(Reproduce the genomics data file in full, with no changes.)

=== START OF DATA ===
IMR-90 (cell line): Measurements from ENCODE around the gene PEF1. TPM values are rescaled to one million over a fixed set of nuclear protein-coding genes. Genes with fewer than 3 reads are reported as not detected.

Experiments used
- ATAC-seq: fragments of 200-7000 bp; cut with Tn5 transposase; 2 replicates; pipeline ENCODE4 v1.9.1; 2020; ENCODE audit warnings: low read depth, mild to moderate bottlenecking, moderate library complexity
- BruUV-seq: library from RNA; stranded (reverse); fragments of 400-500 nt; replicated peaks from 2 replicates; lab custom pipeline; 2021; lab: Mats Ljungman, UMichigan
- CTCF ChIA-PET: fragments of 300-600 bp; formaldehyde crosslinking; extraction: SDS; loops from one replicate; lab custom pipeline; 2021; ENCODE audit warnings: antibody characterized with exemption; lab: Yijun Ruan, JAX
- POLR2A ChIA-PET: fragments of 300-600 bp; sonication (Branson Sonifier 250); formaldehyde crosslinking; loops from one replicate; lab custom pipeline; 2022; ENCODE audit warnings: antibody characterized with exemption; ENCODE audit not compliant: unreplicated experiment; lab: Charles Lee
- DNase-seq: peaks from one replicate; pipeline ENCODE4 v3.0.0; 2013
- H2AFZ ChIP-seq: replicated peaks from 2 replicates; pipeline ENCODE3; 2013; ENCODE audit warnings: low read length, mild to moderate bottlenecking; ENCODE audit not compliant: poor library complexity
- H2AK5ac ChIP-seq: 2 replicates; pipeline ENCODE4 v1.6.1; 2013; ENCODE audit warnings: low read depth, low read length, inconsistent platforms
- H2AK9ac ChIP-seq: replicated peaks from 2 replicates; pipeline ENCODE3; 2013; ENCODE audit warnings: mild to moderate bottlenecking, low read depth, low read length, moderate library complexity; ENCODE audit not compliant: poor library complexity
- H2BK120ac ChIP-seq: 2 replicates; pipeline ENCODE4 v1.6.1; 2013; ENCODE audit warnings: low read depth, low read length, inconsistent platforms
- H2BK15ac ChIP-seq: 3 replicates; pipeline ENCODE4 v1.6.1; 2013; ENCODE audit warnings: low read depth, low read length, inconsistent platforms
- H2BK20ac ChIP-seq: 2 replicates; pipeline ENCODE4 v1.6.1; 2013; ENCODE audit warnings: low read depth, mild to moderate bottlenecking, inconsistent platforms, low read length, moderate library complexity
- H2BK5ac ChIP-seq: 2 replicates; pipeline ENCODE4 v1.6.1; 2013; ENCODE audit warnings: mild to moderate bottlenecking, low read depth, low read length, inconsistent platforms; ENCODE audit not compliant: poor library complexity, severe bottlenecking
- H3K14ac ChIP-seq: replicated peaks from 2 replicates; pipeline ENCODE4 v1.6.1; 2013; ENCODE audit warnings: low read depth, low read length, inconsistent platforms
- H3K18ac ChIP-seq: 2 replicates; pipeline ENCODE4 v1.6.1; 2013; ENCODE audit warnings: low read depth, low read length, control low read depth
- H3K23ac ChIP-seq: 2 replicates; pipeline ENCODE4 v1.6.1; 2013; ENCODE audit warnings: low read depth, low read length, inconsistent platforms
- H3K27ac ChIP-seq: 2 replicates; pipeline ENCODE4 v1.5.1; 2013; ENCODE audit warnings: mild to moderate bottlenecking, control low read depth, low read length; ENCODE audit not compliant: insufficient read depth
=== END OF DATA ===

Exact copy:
IMR-90 (cell line): Measurements from ENCODE around the gene PEF1. TPM values are rescaled to one million over a fixed set of nuclear protein-coding genes. Genes with fewer than 3 reads are reported as not detected.

Experiments used
- ATAC-seq: fragments of 200-7000 bp; cut with Tn5 transposase; 2 replicates; pipeline ENCODE4 v1.9.1; 2020; ENCODE audit warnings: low read depth, mild to moderate bottlenecking, moderate library complexity
- BruUV-seq: library from RNA; stranded (reverse); fragments of 400-500 nt; replicated peaks from 2 replicates; lab custom pipeline; 2021; lab: Mats Ljungman, UMichigan
- CTCF ChIA-PET: fragments of 300-600 bp; formaldehyde crosslinking; extraction: SDS; loops from one replicate; lab custom pipeline; 2021; ENCODE audit warnings: antibody characterized with exemption; lab: Yijun Ruan, JAX
- POLR2A ChIA-PET: fragments of 300-600 bp; sonication (Branson Sonifier 250); formaldehyde crosslinking; loops from one replicate; lab custom pipeline; 2022; ENCODE audit warnings: antibody characterized with exemption; ENCODE audit not compliant: unreplicated experiment; lab: Charles Lee
- DNase-seq: peaks from one replicate; pipeline ENCODE4 v3.0.0; 2013
- H2AFZ ChIP-seq: replicated peaks from 2 replicates; pipeline ENCODE3; 2013; ENCODE audit warnings: low read length, mild to moderate bottlenecking; ENCODE audit not compliant: poor library complexity
- H2AK5ac ChIP-seq: 2 replicates; pipeline ENCODE4 v1.6.1; 2013; ENCODE audit warnings: low read depth, low read length, inconsistent platforms
- H2AK9ac ChIP-seq: replicated peaks from 2 replicates; pipeline ENCODE3; 2013; ENCODE audit warnings: mild to moderate bottlenecking, low read depth, low read length, moderate library complexity; ENCODE audit not compliant: poor library complexity
- H2BK120ac ChIP-seq: 2 replicates; pipeline ENCODE4 v1.6.1; 2013; ENCODE audit warnings: low read depth, low read length, inconsistent platforms
- H2BK15ac ChIP-seq: 3 replicates; pipeline ENCODE4 v1.6.1; 2013; ENCODE audit warnings: low read depth, low read length, inconsistent platforms
- H2BK20ac ChIP-seq: 2 replicates; pipeline ENCODE4 v1.6.1; 2013; ENCODE audit warnings: low read depth, mild to moderate bottlenecking, inconsistent platforms, low read length, moderate library complexity
- H2BK5ac ChIP-seq: 2 replicates; pipeline ENCODE4 v1.6.1; 2013; ENCODE audit warnings: mild to moderate bottlenecking, low read depth, low read length, inconsistent platforms; ENCODE audit not compliant: poor library complexity, severe bottlenecking
- H3K14ac ChIP-seq: replicated peaks from 2 replicates; pipeline ENCODE4 v1.6.1; 2013; ENCODE audit warnings: low read depth, low read length, inconsistent platforms
- H3K18ac ChIP-seq: 2 replicates; pipeline ENCODE4 v1.6.1; 2013; ENCODE audit warnings: low read depth, low read length, control low read depth
- H3K23ac ChIP-seq: 2 replicates; pipeline ENCODE4 v1.6.1; 2013; ENCODE audit warnings: low read depth, low read length, inconsistent platforms
- H3K27ac ChIP-seq: 2 replicates; pipeline ENCODE4 v1.5.1; 2013; ENCODE audit warnings: mild to moderate bottlenecking, control low read depth, low read length; ENCODE audit not compliant: insufficient read depth